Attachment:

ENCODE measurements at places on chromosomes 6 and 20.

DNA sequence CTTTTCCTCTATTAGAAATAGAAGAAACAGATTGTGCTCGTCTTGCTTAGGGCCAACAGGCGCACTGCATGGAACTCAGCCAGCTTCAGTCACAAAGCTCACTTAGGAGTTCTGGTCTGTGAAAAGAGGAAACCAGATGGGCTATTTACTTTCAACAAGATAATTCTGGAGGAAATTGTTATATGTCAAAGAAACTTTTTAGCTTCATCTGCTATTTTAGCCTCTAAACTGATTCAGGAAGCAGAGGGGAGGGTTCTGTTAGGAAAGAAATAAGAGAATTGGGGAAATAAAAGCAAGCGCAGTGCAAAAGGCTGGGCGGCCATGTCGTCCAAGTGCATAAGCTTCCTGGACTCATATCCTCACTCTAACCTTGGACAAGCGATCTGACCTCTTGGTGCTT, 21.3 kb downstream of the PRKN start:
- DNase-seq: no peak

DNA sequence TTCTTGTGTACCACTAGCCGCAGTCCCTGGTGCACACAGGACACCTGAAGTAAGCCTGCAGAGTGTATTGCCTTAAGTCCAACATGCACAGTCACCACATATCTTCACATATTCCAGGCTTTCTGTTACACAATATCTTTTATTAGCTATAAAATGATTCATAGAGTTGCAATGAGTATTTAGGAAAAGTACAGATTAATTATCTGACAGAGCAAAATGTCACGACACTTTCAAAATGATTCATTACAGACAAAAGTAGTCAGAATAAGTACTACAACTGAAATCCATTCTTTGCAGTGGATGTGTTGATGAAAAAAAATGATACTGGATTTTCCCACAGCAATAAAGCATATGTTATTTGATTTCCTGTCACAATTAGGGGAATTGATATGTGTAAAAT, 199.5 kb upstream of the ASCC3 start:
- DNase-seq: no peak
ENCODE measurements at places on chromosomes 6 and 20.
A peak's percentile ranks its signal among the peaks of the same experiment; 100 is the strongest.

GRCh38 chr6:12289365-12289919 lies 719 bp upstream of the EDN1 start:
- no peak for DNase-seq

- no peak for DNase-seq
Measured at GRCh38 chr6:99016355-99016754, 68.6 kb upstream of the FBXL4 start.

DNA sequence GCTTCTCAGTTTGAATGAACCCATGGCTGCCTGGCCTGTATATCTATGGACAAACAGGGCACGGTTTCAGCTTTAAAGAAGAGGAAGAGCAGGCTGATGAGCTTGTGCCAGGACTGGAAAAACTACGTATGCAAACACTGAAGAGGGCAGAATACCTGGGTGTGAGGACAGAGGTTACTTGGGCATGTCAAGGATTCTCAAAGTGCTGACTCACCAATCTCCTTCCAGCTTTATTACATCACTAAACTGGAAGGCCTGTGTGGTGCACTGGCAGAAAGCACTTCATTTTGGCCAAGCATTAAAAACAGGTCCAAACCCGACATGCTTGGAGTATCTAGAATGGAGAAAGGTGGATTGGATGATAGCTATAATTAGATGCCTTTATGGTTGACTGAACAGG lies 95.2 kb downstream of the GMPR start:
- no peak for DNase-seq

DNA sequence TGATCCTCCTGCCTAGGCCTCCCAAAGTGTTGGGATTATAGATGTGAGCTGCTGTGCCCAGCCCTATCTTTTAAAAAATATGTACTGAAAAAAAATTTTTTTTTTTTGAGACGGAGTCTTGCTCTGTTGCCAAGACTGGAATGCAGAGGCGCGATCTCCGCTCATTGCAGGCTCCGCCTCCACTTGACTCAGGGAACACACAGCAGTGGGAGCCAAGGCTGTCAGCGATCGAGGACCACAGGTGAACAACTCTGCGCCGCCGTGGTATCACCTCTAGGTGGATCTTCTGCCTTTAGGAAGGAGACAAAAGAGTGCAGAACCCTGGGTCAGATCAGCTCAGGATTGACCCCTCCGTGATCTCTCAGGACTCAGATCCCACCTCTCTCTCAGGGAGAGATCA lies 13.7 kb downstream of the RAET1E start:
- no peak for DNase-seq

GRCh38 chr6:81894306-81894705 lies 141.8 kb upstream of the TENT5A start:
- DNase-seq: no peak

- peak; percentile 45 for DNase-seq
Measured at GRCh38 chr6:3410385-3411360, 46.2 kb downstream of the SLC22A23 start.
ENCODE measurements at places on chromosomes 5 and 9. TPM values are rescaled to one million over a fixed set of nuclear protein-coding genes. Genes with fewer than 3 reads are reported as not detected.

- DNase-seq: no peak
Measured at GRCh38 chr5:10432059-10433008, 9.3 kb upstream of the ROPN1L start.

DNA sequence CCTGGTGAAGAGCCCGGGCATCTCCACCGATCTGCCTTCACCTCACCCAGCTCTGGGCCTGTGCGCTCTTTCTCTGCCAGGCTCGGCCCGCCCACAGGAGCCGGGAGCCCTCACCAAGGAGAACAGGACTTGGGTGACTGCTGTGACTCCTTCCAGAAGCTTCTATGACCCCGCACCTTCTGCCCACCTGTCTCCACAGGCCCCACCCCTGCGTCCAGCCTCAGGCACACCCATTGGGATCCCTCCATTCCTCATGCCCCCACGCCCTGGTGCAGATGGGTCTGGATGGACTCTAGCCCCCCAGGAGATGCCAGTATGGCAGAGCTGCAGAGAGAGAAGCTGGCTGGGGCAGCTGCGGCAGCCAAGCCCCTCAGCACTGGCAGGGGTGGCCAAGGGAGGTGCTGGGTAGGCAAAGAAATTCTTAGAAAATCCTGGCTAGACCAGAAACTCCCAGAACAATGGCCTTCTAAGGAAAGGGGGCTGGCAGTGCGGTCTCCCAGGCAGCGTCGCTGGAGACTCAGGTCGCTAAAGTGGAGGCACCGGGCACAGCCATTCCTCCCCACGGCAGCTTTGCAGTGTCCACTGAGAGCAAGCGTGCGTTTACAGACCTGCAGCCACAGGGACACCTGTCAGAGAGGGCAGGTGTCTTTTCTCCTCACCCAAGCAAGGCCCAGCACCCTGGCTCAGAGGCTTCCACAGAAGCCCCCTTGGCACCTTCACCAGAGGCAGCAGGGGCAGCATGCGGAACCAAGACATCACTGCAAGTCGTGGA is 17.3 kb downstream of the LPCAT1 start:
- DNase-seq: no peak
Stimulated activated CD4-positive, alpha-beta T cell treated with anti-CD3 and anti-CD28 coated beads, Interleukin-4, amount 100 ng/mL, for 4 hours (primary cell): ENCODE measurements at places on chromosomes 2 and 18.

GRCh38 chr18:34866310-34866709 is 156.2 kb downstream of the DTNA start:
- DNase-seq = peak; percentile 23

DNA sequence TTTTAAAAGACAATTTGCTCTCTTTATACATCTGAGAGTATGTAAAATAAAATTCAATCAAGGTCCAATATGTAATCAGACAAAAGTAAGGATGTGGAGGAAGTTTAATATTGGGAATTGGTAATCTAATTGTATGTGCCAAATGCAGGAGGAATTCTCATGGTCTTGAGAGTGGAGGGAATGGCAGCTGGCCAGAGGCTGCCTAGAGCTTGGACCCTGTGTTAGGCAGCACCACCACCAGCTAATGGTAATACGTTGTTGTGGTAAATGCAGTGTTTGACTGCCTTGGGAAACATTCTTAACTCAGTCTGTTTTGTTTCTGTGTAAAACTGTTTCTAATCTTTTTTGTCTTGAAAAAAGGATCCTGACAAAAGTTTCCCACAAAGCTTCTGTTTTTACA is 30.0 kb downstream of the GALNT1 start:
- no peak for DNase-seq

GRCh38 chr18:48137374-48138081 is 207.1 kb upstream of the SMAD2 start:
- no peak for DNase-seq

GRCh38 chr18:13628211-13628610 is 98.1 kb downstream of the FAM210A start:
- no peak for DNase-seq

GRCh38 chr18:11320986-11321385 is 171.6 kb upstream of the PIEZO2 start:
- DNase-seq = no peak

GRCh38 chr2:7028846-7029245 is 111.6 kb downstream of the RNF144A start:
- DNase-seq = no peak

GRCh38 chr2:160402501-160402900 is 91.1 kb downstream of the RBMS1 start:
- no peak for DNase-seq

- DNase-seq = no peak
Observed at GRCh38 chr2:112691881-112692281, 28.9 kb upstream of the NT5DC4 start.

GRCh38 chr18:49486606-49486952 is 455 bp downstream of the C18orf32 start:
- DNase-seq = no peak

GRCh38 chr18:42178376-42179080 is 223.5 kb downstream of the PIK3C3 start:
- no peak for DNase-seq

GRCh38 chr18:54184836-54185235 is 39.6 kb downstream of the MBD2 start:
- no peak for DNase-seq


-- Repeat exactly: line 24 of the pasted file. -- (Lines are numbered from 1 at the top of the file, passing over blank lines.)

- DNase-seq: no peak